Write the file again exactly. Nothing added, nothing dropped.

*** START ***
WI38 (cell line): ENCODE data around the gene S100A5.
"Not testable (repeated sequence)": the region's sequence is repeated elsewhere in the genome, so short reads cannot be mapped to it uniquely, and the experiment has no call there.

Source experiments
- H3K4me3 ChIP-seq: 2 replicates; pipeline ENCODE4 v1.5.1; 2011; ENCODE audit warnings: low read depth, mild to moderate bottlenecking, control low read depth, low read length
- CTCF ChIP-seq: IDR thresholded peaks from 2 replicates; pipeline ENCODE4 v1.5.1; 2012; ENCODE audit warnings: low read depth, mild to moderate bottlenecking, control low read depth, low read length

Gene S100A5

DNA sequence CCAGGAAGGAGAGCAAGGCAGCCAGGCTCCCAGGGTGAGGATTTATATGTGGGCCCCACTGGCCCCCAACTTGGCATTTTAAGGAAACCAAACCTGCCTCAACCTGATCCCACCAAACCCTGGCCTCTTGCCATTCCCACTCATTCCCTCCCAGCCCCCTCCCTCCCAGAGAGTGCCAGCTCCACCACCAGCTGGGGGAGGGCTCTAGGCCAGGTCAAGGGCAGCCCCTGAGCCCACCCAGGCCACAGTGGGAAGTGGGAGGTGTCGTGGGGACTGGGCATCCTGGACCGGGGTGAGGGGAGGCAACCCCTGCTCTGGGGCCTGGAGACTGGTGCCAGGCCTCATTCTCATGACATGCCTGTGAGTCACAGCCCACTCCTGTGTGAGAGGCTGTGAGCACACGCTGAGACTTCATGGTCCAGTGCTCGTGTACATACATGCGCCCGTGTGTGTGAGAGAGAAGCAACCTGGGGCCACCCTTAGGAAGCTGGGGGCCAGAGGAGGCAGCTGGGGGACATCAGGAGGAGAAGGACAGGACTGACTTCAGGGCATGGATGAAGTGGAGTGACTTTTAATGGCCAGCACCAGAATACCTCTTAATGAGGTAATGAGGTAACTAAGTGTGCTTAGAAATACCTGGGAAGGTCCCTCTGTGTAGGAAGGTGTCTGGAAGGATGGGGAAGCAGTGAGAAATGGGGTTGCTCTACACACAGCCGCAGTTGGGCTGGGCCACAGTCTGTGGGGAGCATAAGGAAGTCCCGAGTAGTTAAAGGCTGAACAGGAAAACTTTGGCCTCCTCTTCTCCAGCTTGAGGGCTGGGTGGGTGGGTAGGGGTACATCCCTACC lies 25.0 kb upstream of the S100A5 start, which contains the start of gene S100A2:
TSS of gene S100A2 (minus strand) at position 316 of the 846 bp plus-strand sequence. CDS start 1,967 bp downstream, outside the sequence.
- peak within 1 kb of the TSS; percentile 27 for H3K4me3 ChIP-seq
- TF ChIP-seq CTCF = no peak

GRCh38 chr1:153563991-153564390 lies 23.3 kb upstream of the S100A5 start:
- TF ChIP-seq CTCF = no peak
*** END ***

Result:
WI38 (cell line): ENCODE data around the gene S100A5.
"Not testable (repeated sequence)": the region's sequence is repeated elsewhere in the genome, so short reads cannot be mapped to it uniquely, and the experiment has no call there.

Source experiments
- H3K4me3 ChIP-seq: 2 replicates; pipeline ENCODE4 v1.5.1; 2011; ENCODE audit warnings: low read depth, mild to moderate bottlenecking, control low read depth, low read length
- CTCF ChIP-seq: IDR thresholded peaks from 2 replicates; pipeline ENCODE4 v1.5.1; 2012; ENCODE audit warnings: low read depth, mild to moderate bottlenecking, control low read depth, low read length

Gene S100A5

DNA sequence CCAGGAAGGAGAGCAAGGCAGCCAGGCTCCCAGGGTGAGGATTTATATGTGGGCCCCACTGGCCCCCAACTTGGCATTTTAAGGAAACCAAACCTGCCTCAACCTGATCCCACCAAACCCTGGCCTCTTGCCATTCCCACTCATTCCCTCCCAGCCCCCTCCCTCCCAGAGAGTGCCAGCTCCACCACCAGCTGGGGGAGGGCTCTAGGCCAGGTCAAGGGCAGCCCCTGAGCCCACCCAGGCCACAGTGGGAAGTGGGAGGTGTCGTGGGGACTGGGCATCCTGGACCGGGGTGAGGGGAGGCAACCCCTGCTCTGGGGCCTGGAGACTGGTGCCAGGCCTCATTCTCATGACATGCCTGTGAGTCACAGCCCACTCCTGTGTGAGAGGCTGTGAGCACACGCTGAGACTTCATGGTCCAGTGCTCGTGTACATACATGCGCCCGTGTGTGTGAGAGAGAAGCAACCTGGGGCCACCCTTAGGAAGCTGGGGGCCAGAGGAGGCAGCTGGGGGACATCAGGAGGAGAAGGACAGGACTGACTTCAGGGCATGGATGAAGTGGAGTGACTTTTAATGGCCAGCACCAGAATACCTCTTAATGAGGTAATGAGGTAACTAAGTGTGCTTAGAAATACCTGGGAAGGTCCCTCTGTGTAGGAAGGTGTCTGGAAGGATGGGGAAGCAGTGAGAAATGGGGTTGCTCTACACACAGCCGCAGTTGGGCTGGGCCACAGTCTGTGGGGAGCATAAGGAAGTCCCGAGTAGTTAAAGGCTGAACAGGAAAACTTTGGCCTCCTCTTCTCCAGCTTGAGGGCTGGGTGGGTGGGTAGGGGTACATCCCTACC lies 25.0 kb upstream of the S100A5 start, which contains the start of gene S100A2:
TSS of gene S100A2 (minus strand) at position 316 of the 846 bp plus-strand sequence. CDS start 1,967 bp downstream, outside the sequence.
- peak within 1 kb of the TSS; percentile 27 for H3K4me3 ChIP-seq
- TF ChIP-seq CTCF = no peak

GRCh38 chr1:153563991-153564390 lies 23.3 kb upstream of the S100A5 start:
- TF ChIP-seq CTCF = no peak